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A Norwegian lawmaker who nominated the Boycott, Divestment and Sanctions (BDS) movement for a Nobel Peace Prize is arguing that the movement is “peaceful”.

The lawmaker, Bjornar Moxnes, denied in an interview with the Middle East Eye website that the BDS movement is anti-Semitic, adding his nomination is aimed at the Israeli government and not the Jewish people.

“The BDS movement is a legitimate, peaceful, non-violent movement trying to push the Israeli government to abide by international law, and trying to struggle for a peaceful solution in Palestine and in the Middle East,” Moxnes told MEE.

Moxnes added that the Red Party in Norway, which he leads, works to achieve social justice in Norway and internationally.

“We try to make sure that Norway acts as a peace nation, not as a nation taking part in the US wars all over the world,” he told MEE.

He said the leftist Red Party has “consistently supported all forms of legal resistance against the Israeli occupation of Palestinian land and oppression of Palestinians.”

MEE also noted that MK Sharren Haskel (Likud) wrote a letter to the Norwegian ambassador in Israel denouncing Moxnes' nomination and noting the violent and anti-Semitic nature of the BDS movement.

“There is nothing peaceful about delegitimizing a country’s academic and cultural institutions that are critical to creating an environment conducive for peace,” wrote Haskel.

Moxnes rejected the accusations, telling MEE, “I’m proud to say that our activism, our stance towards this conflict is completely free of anti-Semitism. It’s not against the people of Israel. It’s not against the Jewish people; it’s against the policies of a state, which (are) without doubt against international law.”

“It’s perfectly possible to be against these policies from the government and support the BDS campaign to put pressure on them, and at the same time be perfectly clear against any kind of anti-Semitism. That’s our platform,” he added.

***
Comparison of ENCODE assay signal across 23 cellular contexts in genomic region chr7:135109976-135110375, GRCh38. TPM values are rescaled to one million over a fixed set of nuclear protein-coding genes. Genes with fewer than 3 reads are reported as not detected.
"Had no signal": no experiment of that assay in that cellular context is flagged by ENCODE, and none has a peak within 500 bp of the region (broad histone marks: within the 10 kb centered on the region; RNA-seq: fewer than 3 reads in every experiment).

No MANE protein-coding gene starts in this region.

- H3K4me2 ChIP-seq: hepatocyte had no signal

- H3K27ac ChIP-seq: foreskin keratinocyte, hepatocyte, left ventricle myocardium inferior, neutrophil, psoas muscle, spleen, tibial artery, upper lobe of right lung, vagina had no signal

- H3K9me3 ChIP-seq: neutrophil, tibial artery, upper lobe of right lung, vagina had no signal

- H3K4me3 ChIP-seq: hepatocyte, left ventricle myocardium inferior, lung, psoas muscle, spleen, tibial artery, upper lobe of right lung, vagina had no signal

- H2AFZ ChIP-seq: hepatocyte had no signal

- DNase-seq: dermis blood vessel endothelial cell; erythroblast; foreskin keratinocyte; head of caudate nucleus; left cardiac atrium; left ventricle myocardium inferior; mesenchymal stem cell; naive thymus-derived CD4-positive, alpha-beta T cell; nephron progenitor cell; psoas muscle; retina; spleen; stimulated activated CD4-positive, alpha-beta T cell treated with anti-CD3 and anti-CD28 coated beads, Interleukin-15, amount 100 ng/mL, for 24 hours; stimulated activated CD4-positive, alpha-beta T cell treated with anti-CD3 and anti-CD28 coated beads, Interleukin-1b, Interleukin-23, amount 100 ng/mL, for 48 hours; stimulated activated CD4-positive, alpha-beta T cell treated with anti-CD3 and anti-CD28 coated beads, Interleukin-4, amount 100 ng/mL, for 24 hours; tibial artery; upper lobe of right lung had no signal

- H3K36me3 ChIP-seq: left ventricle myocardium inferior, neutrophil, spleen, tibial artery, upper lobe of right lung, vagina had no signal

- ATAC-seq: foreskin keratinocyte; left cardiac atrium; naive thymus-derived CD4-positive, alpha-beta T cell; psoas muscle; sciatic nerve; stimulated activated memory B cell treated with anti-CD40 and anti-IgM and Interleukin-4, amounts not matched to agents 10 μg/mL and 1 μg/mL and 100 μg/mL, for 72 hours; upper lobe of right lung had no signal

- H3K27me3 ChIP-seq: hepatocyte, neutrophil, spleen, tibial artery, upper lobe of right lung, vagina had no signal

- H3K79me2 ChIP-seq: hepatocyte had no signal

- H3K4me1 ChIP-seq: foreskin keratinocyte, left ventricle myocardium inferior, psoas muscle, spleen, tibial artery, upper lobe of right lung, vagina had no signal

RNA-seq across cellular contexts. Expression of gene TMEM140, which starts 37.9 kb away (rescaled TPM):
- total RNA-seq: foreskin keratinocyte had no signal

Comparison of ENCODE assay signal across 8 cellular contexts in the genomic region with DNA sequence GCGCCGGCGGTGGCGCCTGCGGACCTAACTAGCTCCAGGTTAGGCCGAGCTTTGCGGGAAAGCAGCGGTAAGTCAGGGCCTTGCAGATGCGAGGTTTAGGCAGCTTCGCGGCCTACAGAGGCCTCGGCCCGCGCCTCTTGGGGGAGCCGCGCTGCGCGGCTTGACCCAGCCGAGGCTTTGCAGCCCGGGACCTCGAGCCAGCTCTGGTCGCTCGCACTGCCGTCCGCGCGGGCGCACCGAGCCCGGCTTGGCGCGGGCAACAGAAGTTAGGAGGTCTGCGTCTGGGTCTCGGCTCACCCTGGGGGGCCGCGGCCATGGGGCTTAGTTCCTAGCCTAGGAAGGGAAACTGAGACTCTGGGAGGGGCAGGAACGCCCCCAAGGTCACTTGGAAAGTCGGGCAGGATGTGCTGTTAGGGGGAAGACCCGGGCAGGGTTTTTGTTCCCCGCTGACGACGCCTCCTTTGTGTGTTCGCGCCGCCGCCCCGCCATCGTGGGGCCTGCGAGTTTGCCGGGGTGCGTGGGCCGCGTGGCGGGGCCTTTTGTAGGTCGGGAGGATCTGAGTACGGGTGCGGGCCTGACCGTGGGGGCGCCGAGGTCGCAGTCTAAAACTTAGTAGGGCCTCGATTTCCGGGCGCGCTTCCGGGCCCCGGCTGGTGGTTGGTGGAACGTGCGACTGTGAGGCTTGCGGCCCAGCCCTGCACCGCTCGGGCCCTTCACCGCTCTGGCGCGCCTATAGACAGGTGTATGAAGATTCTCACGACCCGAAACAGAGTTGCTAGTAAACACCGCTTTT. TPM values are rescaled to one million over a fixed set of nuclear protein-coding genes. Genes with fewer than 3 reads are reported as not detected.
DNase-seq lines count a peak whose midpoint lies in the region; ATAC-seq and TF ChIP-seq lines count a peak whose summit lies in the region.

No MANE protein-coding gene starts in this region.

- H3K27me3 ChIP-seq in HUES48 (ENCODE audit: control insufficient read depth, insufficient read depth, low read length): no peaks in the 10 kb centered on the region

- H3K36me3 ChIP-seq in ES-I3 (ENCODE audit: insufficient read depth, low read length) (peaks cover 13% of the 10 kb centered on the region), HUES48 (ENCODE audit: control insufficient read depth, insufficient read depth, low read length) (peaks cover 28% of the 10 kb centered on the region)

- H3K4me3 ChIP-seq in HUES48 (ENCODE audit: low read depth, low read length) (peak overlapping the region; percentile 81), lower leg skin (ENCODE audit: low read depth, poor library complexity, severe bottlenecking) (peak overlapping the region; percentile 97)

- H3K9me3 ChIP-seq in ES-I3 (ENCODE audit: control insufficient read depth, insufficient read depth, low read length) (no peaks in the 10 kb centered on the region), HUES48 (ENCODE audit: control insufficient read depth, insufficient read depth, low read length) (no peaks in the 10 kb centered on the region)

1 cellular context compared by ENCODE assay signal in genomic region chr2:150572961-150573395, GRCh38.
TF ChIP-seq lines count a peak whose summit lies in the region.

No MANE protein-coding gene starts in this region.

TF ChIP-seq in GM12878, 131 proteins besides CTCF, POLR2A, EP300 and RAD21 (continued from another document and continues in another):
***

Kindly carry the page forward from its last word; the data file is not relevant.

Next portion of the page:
Moxnes told the website the nomination has received overwhelming support from inside Norway and “people all over the world who struggle for peaceful and just solution between Israelis and Palestinians”.

“Our hope is that this nomination will ignite the BDS campaign and will give it a lot more support and attention all over the world, and of course, that it will end up on the shortlist in September for the Nobel Peace Prize, and hopefully also win the Peace Prize,” he added.

Last month, the Israeli government published a list of anti-Israel organizations whose activists will not be allowed to enter Israel as part of its continuing fight against the BDS movement.

The movement responded angrily, branding Israel’s decision as “yet another desperate, fanatic attempt by Israel's far-right government to silence its critics and counter the impressive growth of the nonviolent BDS movement for Palestinian rights around the world.”

The BDS movement also claimed that the Israeli ban “follows the script of South Africa's apartheid regime: it is an anti-democratic, exclusionary and a desperate continuation of Israel's propaganda and legal warfare against the BDS movement.”

BDS has notably also been targeted by dozens of U.S. states which have passed legislation against the movement.

States to have approved anti-BDS legislation include New York, California, New Jersey, Indiana, Florida, Tennessee, Michigan, Montana and Virginia.